SANTA CRUZ, Calif. - Monarch butterflies have migrated to the eucalyptus grove of Natural Bridges State Beach in Santa Cruz this fall with numbers officials haven't seen in years.
The park's Monarch Grove provides a temporary home for up to 100,000 Monarchs. From late fall into winter, the Monarchs form a "city in the trees." The area's mild seaside climate and eucalyptus grove provide a safe place for monarchs to roost until spring.
There were hundreds of visitors armed with cameras and binoculars on Dec. 2 getting a glimpse of the well-known insect.
Natural Bridges interpreters estimate there are about 6,000 monarchs settling at the state beach this year.
In the spring and summer, the butterflies live in the valley regions west of the Rocky Mountains where the monarch's companion plant, milkweed, is found. For most of the year, where there are monarchs, there are also milkweed plants. Monarchs drink nectar from milkweed flowers, and female monarchs lay their eggs on milkweed leaves. Milkweed contains a toxin that, when ingested by the caterpillar, makes it toxic to other animals. These toxins remain in the butterfly as well, providing protection from predators that would otherwise eat the monarchs.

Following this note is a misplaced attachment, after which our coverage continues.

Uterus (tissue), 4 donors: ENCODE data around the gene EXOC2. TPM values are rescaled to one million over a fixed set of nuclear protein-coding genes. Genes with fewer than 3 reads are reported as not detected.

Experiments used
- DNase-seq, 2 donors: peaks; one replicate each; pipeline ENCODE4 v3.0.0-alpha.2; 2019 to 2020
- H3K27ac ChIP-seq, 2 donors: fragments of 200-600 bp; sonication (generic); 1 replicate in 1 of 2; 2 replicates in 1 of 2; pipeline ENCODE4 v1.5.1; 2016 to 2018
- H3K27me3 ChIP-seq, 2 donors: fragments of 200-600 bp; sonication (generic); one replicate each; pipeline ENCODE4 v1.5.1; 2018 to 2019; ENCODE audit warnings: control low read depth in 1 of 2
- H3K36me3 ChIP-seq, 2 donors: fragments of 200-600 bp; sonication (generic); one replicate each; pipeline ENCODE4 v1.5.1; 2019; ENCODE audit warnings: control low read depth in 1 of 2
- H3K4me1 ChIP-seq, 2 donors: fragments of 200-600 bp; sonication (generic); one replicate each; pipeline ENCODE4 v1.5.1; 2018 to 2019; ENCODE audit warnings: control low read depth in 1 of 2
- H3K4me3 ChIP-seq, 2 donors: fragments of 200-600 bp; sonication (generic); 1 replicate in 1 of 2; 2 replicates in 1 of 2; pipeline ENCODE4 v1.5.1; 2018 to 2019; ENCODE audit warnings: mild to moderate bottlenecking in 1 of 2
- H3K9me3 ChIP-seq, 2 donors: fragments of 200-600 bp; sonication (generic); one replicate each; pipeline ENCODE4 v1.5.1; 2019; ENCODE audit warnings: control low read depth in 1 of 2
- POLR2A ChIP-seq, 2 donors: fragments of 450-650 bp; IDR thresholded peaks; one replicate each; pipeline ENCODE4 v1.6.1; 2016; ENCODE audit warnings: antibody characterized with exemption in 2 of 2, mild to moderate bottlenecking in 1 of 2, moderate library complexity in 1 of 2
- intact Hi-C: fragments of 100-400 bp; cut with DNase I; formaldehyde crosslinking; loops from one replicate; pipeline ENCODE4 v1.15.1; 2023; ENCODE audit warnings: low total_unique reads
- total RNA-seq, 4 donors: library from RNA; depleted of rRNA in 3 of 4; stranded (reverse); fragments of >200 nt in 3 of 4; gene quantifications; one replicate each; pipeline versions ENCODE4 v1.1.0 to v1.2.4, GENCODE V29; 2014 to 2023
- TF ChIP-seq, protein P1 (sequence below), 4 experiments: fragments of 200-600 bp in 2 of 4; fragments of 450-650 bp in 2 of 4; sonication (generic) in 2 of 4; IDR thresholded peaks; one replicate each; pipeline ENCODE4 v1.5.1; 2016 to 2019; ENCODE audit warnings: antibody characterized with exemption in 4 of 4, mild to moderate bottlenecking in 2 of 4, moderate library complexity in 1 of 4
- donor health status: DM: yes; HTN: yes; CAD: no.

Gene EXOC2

Docent-led butterfly, tide pool and nature trail tours are available. Large groups should reserve beach use and tours by phone at least 2 weeks in advance. Special event reservations should be made at least 1 month in advance.
Visitors can view the over-wintering Monarchs by walking down the park's wheelchair and stroller-accessible boardwalk to an observation deck in the eucalyptus grove.
Natural Bridges is located at 2531 W Cliff Dr., Santa Cruz.